Power metal fans the world over, gather round. Come in, sit a spell. Because we need to talk about Blind Guardian for a bit. About why Beyond the Red Mirror is possibly the greatest album these Krefelder Bards have released. Ready? Let’s go.
Beyond the Red Mirror features three orchestras and three separate choirs. Let that sink in for a moment, and then realise that this is not the long-mooted “orchestra project” Guardian has been working on for years. It’s the tenth regular album and the first in a tantalizing five years. It also has the potential to be the absolute best thing the band has ever put out, although it’s not an album for everyone, and therein lies the biggest problem: it might be too much for some people.
The first time I listened to the album integrally, none of it clicked. I was dumbfounded by the bombast – which is saying something, as Blind Guardian has always reveled in it – and the sheer abundance of sounds. There is so much crammed into these eleven songs  that it becomes impossible to digest all of it properly on your first try. Or your second. Or your tenth. Beyond the Red Mirror is an album that takes a ridiculous amount of time to gestate, which is one of the reasons this review has taken me so long to write. This is not your father’s Blind Guardian. This is not the same band who released Imaginations from the Other Side or Somewhere Far Beyond back in the day. This is an entirely different beast.
Beyond the Red Mirror is bookended by The Ninth Wave and Grand Parade, two songs clocking in at precisely nine minutes and twenty-eight seconds each. That should give you an inkling as to how meticulous this album is constructed. The former is a grandiose and brooding opener with its Gregorian choirs and subtle ramping up of orchestration, and the latter is described by the band as ‘the best song we’ve ever recorded.’ More on that later.
In between those two bookends, you’ll find the most consistent and downright heavy album on this side of 1995’s Imaginations From the Other Side, with everything you have come to love from Blind Guardian dialed up to eleven. The band has never sounded this massive before, and at times it feels as if the medium is barely able to contain all of it. Of course, you have your speedy neck-breakers like The Holy Grail and relatively run-of-the-mill Guardian songs like Twilight of the Gods and Sacred Mind, but they are all enhanced by orchestration, top-level musicianship and a craftsmanship of a band on the absolute top of their game. It’s Blind Guardian 2.0, if you want to attach a moniker to it.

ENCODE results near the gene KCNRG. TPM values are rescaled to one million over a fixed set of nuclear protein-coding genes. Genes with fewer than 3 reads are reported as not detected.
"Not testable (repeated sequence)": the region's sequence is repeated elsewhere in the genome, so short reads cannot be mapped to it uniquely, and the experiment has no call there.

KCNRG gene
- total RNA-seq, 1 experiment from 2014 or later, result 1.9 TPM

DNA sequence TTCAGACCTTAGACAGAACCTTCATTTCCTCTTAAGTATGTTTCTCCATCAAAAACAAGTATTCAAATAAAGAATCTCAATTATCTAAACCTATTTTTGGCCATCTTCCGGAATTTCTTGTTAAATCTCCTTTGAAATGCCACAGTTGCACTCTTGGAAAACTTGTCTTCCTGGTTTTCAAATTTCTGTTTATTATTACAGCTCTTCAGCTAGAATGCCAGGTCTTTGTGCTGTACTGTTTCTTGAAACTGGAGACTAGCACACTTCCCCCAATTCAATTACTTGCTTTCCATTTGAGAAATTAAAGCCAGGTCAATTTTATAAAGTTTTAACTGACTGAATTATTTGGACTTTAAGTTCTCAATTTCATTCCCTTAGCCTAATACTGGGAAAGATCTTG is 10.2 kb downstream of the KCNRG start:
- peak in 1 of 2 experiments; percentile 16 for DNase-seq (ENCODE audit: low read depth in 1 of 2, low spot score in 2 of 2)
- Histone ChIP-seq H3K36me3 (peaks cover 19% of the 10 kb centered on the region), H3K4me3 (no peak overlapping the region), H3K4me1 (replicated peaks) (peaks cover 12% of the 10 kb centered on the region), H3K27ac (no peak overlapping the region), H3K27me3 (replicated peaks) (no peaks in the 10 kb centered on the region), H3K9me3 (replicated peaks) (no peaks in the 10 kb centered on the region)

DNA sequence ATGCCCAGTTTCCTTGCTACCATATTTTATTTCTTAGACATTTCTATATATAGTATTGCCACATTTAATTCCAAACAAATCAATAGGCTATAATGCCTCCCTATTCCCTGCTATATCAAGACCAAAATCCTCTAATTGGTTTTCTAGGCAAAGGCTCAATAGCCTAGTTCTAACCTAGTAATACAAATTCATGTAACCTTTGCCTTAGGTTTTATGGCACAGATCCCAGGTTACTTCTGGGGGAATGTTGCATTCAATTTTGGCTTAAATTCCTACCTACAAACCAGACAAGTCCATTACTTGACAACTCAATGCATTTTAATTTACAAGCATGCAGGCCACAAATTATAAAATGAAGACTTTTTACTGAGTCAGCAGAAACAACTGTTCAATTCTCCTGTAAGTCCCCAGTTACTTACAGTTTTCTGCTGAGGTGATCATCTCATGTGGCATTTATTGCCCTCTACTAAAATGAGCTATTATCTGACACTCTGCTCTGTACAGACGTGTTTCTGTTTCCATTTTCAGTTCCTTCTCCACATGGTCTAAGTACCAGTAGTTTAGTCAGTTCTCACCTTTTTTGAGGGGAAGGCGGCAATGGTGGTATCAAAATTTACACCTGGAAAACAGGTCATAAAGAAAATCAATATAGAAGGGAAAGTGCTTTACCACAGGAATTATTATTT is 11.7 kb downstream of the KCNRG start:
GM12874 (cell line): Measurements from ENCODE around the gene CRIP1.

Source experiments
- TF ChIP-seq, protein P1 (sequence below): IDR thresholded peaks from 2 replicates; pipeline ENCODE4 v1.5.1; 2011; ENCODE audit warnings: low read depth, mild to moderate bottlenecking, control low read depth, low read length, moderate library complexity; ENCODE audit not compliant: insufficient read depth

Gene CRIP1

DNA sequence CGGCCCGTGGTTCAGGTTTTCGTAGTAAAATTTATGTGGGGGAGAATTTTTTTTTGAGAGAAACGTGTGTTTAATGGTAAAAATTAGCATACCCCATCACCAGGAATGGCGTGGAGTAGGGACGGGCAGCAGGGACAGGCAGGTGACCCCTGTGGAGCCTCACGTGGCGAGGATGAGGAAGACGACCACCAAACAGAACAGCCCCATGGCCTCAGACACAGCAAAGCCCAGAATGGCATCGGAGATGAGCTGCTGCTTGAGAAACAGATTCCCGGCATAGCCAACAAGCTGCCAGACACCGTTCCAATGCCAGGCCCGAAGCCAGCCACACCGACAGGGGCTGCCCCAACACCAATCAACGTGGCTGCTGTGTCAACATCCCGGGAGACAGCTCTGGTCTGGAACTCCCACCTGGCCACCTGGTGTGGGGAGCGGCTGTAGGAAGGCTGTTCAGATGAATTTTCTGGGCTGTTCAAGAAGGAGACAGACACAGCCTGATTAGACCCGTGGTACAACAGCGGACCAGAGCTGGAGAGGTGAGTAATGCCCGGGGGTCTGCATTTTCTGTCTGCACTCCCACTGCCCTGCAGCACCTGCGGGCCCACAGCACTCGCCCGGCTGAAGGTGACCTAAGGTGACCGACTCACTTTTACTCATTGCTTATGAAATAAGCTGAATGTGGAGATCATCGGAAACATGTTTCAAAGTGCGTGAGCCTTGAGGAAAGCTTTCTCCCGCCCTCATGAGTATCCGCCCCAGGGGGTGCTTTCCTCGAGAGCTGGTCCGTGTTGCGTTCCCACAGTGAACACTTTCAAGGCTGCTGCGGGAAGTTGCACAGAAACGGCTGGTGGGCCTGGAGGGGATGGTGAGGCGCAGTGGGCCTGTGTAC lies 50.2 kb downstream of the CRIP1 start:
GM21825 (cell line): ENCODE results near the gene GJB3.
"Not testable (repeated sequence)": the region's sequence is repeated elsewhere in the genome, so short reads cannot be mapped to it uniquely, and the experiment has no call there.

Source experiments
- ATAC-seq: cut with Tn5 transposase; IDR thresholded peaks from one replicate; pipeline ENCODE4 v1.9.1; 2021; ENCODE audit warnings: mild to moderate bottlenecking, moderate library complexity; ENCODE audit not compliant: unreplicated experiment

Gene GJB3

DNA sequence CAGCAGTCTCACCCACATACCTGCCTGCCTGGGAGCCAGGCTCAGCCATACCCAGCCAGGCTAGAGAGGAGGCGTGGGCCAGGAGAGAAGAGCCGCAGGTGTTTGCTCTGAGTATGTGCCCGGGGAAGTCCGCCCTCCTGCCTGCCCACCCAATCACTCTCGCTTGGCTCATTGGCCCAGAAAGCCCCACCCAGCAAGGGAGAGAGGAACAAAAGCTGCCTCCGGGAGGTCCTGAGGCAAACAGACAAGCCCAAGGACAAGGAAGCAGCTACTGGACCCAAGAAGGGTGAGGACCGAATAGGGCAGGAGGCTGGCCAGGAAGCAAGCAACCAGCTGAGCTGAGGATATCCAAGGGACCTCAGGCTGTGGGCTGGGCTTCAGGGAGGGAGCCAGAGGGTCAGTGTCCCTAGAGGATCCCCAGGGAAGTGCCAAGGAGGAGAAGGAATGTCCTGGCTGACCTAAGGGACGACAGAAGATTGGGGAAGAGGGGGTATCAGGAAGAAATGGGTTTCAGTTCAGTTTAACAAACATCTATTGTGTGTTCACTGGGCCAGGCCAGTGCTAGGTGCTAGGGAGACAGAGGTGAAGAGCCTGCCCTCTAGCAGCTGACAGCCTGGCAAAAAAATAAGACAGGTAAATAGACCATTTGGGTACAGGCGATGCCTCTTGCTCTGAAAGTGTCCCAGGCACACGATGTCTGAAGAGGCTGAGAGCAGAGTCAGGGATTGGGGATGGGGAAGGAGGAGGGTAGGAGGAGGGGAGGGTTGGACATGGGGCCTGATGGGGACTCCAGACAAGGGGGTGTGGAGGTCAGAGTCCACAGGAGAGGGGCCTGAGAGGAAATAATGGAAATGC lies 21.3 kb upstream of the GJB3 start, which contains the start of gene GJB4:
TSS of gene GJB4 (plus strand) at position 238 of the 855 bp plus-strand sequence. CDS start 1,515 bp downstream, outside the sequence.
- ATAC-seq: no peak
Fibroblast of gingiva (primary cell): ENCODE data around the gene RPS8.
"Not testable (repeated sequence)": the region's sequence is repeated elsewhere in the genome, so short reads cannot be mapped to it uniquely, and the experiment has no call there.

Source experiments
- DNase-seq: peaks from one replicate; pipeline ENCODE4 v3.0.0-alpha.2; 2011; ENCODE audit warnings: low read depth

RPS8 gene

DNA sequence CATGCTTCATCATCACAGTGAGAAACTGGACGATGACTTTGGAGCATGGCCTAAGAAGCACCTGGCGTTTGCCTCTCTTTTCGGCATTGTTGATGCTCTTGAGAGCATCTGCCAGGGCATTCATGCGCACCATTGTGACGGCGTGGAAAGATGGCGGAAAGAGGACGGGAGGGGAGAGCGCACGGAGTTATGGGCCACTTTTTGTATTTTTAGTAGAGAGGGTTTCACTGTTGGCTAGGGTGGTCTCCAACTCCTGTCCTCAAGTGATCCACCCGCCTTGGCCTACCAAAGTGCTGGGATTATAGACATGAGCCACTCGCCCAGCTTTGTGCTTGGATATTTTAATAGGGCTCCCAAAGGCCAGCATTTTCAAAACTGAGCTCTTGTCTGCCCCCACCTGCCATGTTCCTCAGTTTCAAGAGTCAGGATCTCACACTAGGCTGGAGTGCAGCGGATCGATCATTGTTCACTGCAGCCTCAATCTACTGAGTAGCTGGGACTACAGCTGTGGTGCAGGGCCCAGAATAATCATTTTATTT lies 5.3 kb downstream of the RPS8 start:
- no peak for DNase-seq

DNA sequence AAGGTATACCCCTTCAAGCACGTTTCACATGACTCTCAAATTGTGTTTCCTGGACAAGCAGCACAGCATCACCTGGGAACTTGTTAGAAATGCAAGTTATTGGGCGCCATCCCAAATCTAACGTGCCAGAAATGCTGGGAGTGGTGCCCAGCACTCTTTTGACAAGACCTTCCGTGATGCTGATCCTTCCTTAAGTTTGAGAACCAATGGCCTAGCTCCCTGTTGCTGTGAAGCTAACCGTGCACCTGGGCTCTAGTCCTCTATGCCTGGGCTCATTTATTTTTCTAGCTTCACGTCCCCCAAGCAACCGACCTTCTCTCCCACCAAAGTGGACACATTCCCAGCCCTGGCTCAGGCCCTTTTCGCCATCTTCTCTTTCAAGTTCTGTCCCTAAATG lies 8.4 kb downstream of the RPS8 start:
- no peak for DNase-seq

The diversity of the material is staggering as well. Between what would otherwise be a number of fairly typical Blind Guardian songs, we also find finely honed gems like Prophecies, which is dark and rather heavy, or the over-the-top orchestral At the Edge of Time, which sweeps and swerves and swells and can never be done justice on a live stage without a real orchestra. Miracle Machine is your Queen-esque ballad, and Grand Parade is every bit as majestic as you would expect from the title. Never has the band sounded so big as on this song, which is for a large part due to the orchestration. Grand Parade is absolutely huge in its delivery, and could very well replace And Then There Was Silence as the most majestic, multi-layered thing the band has ever released. It’s an absolutely phenomenal closer to a brilliant album. It also begs for a re-recording of And Then There Was Silence with proper orchestration.
The biggest – and arguably only – problem with Beyond the Red Mirror is the production, which suffers tremendously on sub-standard equipment, as if they had trouble containing both Guardian’s complex brand of metal and a choir and an orchestra. As a result, the album sounds compressed, contained and ultimately too flat on an average stereo set. Play it on a good set of speakers, and it’s a world of change. It is a small gripe for some, but can be a definite turn-off for others, so beware.
In the end, however, Beyond the Red Mirror is a triumph. It’s full of those big, soaring choirs and jubilant guitars you have come to know and love by Blind Guardian, and it is easily the best album they have released since Somewhere Far Beyond from 1992 (!), which is an amazing feat for a band which has been at it for nearly thirty years. Time will tell if it will be their definitive magnum opus, but for now, it’s the absolute best you can get in terms of power metal.
1. It should be noted that I have included the bonus track Distant Memories in the track listing below, since it is placed between the regular songs on the limited editions and vinyl versions of Beyond the Red Mirror, and serves as both an integral part in the conceptual narrative and a well-deserved breather amongst all the ostentatious bombast.
Label: Nuclear Blast
- The Ninth Wave (9:28)
- Twilight of the Gods (4:50)
- Prophecies (5:26)
- At the Edge of Time (6:54)
- Ashes of Eternity (5:39)
- Distant Memories (5:51)
- The Holy Grail (5:59)
- The Throne (7:54)
- Sacred Mind (6:22)
- Miracle Machine (3:03)
- Grand Parade (9:28)
Blind Guardian is:
- Hansi Kürsch – lead and backing vocals
- André Olbrich – lead, rhythm and acoustic guitars
- Marcus Siepen – rhythm guitar
- Frederik Ehmke – drums, percussion
- Barend Courbois – bass guitar
Review by Ralph Plug